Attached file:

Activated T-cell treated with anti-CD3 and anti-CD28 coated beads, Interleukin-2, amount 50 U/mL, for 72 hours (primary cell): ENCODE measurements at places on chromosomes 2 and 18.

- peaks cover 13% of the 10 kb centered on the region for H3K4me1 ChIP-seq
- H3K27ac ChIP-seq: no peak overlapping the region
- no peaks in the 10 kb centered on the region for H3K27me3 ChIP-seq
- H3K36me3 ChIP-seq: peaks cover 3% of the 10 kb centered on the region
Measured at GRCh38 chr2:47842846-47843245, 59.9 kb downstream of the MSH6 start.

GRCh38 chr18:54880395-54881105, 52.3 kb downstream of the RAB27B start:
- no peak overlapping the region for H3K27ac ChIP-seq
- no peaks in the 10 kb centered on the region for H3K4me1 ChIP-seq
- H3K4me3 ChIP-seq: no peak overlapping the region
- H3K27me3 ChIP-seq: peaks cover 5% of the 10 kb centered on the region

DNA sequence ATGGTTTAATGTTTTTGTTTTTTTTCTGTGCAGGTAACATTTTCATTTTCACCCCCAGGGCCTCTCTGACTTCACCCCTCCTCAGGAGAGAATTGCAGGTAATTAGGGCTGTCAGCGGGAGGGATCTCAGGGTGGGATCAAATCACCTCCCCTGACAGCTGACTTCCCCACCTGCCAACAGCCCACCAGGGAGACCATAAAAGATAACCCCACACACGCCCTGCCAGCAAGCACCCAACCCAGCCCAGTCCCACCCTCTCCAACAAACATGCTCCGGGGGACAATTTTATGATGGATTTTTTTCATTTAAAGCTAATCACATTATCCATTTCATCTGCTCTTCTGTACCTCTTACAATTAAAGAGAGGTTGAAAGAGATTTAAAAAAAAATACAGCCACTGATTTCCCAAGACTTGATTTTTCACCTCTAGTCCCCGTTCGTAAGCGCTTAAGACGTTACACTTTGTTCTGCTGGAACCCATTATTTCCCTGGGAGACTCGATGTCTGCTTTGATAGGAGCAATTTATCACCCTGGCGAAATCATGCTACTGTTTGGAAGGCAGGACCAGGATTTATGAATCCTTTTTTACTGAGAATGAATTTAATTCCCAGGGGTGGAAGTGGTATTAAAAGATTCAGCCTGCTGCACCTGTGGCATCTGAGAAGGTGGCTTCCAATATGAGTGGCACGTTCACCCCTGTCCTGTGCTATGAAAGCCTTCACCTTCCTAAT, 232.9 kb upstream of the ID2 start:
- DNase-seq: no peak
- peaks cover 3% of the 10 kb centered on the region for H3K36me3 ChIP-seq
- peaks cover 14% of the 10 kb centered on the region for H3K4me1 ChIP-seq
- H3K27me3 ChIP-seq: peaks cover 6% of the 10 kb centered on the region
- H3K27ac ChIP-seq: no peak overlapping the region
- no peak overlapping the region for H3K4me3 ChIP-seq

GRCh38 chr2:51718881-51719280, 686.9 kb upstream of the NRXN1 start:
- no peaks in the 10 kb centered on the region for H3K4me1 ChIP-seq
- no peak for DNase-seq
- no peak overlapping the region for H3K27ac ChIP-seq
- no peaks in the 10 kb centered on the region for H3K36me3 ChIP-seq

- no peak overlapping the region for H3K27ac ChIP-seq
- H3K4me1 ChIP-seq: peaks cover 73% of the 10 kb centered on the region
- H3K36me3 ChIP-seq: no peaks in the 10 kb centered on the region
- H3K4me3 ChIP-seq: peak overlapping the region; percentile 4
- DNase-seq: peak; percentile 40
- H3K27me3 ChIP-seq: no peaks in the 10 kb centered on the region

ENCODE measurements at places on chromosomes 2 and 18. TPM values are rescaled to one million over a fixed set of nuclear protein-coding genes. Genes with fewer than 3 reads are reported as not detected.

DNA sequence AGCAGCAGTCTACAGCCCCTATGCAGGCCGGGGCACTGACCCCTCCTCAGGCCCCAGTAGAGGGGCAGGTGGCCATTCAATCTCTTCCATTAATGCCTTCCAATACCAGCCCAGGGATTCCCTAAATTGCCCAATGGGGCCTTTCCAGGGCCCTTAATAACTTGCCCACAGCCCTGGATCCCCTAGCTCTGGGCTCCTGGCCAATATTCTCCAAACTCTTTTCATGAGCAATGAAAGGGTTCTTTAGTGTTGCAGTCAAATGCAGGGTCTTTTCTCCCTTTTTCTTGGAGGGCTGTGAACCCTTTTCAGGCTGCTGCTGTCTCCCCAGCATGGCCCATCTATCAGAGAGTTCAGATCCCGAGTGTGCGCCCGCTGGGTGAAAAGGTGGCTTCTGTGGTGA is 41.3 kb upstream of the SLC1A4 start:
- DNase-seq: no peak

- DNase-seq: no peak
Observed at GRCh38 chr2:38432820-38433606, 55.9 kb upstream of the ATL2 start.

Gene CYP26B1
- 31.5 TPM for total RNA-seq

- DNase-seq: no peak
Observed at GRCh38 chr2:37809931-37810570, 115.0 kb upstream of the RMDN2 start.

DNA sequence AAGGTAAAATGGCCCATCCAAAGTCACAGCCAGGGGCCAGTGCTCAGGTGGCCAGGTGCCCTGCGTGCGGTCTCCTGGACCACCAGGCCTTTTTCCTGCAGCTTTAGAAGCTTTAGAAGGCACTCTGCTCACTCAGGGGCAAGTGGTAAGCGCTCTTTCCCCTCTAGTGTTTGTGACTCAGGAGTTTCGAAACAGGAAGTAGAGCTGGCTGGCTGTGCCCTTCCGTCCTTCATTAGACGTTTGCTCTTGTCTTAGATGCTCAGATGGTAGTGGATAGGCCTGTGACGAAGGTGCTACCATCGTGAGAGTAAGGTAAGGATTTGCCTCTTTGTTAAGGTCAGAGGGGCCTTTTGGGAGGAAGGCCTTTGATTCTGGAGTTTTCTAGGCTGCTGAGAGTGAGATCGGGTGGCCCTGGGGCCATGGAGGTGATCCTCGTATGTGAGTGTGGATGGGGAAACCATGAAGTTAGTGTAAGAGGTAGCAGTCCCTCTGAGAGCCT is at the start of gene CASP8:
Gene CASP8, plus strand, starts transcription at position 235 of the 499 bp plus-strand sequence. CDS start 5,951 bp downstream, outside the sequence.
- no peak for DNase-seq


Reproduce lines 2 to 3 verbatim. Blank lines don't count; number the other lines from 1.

- peaks cover 13% of the 10 kb centered on the region for H3K4me1 ChIP-seq
- H3K27ac ChIP-seq: no peak overlapping the region